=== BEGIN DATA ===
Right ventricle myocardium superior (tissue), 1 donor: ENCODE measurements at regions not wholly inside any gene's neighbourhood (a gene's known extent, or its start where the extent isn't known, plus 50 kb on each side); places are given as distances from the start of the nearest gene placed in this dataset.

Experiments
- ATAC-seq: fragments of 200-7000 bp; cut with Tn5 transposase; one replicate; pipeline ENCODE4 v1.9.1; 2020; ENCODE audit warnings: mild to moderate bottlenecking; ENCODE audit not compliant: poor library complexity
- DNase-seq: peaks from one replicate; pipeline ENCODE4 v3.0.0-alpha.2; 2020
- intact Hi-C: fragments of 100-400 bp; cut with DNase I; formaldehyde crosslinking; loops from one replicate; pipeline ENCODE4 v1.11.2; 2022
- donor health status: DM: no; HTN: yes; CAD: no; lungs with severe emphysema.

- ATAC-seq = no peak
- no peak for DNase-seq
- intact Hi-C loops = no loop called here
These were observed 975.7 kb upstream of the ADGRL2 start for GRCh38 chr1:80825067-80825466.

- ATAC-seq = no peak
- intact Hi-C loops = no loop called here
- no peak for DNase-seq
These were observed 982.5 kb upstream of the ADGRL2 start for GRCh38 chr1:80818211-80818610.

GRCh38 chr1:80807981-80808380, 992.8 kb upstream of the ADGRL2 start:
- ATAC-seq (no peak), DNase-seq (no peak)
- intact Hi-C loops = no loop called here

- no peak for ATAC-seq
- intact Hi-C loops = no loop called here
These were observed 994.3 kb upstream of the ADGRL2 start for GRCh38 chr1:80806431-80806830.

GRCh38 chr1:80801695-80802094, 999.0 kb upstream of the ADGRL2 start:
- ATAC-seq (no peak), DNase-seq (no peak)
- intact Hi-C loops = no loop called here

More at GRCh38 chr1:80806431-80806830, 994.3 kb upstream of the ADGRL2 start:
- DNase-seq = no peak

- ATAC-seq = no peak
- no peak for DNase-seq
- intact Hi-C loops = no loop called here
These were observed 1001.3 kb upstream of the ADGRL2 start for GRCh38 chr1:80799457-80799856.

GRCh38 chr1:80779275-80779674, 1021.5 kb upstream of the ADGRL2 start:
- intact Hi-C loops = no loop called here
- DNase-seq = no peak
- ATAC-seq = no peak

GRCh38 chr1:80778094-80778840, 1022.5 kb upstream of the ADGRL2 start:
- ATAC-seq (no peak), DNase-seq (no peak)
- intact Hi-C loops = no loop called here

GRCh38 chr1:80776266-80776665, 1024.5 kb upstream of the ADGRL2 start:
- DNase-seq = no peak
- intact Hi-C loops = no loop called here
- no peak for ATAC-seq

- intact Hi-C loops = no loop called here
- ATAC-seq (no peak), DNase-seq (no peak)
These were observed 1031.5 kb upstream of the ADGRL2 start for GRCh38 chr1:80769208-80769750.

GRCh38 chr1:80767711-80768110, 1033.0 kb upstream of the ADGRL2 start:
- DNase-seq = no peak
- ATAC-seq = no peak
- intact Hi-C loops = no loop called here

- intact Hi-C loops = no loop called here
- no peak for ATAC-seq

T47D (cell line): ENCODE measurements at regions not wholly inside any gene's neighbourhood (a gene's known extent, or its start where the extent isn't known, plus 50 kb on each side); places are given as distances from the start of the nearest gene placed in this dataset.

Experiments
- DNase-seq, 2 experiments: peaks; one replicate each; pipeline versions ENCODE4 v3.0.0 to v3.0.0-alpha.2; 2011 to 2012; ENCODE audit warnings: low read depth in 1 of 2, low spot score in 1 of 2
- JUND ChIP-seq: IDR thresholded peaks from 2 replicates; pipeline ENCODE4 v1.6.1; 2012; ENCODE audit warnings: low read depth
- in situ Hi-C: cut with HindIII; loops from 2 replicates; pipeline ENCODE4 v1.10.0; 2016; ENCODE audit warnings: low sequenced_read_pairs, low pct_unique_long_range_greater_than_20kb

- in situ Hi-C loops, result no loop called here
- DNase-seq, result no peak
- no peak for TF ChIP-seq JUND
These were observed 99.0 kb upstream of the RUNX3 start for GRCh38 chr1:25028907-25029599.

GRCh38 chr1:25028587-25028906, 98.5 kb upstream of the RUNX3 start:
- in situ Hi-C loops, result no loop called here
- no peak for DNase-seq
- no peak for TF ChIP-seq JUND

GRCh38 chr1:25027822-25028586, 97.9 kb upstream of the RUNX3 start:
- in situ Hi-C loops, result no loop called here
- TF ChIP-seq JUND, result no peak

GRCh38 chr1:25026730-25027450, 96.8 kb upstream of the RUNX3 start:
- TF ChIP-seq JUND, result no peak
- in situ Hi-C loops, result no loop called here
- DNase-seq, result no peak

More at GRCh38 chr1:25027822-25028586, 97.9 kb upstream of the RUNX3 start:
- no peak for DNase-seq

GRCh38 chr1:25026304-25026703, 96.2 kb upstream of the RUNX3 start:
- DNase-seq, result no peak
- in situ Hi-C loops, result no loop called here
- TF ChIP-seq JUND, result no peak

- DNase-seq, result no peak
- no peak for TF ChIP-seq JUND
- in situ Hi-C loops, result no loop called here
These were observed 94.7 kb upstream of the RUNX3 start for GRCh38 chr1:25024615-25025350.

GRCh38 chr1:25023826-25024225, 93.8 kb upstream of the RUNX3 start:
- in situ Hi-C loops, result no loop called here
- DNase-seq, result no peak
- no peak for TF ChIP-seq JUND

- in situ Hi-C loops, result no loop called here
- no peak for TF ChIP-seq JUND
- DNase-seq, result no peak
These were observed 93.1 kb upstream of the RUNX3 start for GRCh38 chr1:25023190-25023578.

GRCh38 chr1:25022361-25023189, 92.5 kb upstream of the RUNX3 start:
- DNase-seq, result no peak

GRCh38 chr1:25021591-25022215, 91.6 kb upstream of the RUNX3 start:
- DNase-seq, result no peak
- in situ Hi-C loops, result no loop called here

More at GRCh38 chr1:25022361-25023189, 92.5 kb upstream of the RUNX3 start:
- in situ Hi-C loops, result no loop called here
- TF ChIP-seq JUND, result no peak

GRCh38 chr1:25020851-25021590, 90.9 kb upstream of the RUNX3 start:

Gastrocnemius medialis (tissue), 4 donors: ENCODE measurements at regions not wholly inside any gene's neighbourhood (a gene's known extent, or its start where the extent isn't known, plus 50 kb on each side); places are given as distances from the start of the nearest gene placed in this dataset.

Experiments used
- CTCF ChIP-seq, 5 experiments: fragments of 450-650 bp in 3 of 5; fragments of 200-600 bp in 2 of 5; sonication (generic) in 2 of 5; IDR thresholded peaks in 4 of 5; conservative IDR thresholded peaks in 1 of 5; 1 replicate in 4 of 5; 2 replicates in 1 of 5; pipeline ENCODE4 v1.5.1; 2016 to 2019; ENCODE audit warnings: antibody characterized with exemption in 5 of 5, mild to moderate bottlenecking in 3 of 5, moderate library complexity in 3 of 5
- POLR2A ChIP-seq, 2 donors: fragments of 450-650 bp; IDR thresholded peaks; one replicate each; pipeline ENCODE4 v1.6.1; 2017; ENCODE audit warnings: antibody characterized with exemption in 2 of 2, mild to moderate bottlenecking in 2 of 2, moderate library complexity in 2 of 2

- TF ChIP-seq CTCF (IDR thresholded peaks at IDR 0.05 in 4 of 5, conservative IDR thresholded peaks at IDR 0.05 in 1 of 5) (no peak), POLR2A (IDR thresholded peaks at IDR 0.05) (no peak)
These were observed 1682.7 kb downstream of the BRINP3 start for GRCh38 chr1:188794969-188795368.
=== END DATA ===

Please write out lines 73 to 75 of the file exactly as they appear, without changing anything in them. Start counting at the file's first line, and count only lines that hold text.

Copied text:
- DNase-seq, result no peak
- in situ Hi-C loops, result no loop called here
- TF ChIP-seq JUND, result no peak